Plaintiffs also contend that they need not exhaust their administrative remedies because their claims may be brought under the APA as an attack on the procedure used by the BIA rather than an individual determination. Under 5 U.S.C. § 702, "Any person suffering legal wrong because of any agency action, or adversely affected or aggrieved by such action within the meaning of any relevant statute, shall be entitled to judicial review thereof." The APA creates a right to judicial review of final agency action where there is no adequate or reasonable remedy available in a court. See Rusk v. Cort, 369 U.S. 367, 375, 7 L. Ed. 2d 809, 82 S. Ct. 787 (1962). A plaintiff need not exhaust permissive remedies before seeking relief under the APA. Id. Here, however, the plaintiffs have a route to review through the filing of habeas relief. Whitney National Bank v. Bank of New Orleans and Trust Co., 379 U.S. 411, 420, 13 L. Ed. 2d 386, 85 S. Ct. 551 (1965); Yi, 1994 U.S. App. LEXIS 9745, 1994 WL at *7 Congress clearly intended that the judicial review procedure for BIA determinations be narrow and limited. Garcia-Mir v. Smith, 766 F.2d 1478, 1489 (11th Cir. 1985).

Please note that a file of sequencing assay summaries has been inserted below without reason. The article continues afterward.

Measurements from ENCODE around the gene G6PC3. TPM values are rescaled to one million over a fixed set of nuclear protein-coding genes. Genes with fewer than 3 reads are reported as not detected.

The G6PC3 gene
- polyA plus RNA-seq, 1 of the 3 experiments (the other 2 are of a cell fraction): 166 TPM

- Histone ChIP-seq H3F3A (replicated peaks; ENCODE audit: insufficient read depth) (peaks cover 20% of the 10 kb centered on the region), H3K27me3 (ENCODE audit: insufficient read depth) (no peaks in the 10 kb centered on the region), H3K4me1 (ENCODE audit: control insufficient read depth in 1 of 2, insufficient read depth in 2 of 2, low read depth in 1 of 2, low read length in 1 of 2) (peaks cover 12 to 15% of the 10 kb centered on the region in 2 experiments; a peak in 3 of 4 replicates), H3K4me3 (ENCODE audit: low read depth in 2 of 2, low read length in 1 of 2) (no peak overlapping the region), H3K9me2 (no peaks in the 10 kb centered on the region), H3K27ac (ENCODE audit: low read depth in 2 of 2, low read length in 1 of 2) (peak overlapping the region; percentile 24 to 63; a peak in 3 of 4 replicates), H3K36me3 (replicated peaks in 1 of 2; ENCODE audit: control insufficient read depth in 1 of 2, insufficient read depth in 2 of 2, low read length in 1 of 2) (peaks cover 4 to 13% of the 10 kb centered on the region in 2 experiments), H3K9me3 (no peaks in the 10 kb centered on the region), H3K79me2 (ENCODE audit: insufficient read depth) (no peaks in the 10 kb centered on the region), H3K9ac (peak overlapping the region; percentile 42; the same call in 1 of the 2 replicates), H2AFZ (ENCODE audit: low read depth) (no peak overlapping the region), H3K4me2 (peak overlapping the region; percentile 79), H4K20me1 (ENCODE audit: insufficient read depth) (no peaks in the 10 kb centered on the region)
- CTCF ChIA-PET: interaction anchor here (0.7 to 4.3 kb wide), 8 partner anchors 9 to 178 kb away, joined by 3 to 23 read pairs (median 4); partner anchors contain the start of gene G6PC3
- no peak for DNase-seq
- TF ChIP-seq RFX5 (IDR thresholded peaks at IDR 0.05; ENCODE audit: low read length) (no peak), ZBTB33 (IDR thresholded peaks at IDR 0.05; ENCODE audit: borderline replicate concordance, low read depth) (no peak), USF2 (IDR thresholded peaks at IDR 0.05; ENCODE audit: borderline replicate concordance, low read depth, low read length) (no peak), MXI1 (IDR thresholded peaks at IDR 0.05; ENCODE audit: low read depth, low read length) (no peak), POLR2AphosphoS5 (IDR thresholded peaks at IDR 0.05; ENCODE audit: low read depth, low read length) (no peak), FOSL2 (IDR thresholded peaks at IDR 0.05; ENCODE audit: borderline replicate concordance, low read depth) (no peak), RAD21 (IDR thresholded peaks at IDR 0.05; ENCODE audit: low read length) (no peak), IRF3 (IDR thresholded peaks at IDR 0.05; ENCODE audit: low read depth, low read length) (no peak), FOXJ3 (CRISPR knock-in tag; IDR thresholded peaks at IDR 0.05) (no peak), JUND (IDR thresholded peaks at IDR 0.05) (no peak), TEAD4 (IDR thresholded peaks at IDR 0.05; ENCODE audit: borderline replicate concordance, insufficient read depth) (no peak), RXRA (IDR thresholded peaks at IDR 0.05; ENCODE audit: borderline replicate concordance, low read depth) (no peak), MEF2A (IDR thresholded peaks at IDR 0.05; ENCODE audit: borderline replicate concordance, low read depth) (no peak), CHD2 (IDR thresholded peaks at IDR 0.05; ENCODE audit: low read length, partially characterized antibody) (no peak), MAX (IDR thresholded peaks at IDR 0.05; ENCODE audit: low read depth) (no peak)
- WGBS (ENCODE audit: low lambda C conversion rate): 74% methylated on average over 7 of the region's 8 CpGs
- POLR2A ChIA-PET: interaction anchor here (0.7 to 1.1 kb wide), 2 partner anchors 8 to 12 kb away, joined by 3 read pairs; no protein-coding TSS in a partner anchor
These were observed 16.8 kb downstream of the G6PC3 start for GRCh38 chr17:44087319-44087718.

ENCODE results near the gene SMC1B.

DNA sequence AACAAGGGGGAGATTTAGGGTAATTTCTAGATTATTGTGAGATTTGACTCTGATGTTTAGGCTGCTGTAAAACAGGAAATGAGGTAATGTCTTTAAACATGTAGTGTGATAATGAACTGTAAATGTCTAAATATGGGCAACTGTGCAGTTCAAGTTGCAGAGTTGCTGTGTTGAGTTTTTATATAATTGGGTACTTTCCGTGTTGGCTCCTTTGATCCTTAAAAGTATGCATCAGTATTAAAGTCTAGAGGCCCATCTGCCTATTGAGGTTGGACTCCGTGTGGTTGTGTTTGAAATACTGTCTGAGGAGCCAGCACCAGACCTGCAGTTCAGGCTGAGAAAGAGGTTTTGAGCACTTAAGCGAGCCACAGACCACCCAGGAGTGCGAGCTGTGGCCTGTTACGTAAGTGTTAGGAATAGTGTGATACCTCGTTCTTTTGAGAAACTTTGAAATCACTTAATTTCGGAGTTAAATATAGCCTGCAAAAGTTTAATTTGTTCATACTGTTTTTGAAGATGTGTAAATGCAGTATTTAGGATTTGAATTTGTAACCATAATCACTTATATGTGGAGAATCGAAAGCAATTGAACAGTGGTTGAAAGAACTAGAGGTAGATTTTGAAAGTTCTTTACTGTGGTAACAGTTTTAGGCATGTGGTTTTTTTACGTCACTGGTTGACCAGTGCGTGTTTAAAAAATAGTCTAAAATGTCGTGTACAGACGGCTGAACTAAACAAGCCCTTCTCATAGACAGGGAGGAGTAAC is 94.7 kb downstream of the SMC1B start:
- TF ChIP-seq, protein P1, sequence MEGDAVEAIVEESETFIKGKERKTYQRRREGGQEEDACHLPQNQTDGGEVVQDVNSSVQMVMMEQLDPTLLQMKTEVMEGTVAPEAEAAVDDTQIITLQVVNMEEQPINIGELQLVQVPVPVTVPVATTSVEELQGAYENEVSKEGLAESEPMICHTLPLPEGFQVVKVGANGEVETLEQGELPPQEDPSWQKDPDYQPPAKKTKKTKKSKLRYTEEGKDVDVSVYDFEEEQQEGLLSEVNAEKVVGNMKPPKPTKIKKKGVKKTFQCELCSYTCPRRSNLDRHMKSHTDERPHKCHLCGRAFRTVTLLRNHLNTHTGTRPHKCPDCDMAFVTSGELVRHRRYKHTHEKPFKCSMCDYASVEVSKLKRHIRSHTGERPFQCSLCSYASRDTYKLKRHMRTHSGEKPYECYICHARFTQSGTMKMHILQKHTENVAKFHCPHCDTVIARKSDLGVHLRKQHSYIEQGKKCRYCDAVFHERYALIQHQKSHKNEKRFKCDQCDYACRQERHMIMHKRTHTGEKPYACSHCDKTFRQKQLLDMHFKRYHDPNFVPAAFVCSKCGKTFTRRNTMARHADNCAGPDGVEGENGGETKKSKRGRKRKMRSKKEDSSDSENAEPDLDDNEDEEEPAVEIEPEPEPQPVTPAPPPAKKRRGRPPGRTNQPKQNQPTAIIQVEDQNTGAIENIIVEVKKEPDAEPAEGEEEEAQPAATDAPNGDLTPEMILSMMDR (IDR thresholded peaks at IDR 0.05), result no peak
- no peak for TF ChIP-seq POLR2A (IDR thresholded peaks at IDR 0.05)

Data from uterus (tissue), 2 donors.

Furthermore, as the Supreme Court has said, "injunctive and declaratory judgment remedies are discretionary, and courts traditionally have been reluctant to apply them to administrative determinations unless these arise in the context of a controversy 'ripe' for judicial resolution." Abbott Laboratories v. Gardner, 387 U.S. 136, 148, 18 L. Ed. 2d 681, 87 S. Ct. 1507 (1967). The effects of the administrative action must "have been 'felt in a concrete way by the challenging parties.'" Reno v. Catholic Social Services, 125 L. Ed. 2d 38, 113 S. Ct. 2485, 2495 (1993) (quoting Abbott Laboratories, 387 U.S. at 148-149). Here, as in Catholic Social Services, the rule in Chang does not impose a penalty on plaintiffs, but merely limits access to a benefit which is not automatically available. Catholic Social Services, 113 S. Ct. at 2496. It is not enough, as plaintiffs contend, that they have begun the process of seeking asylum. Many plaintiffs have not yet had a hearing before an immigration judge. Even under the current standard, some of the plaintiffs, like Lin, may yet be granted asylum.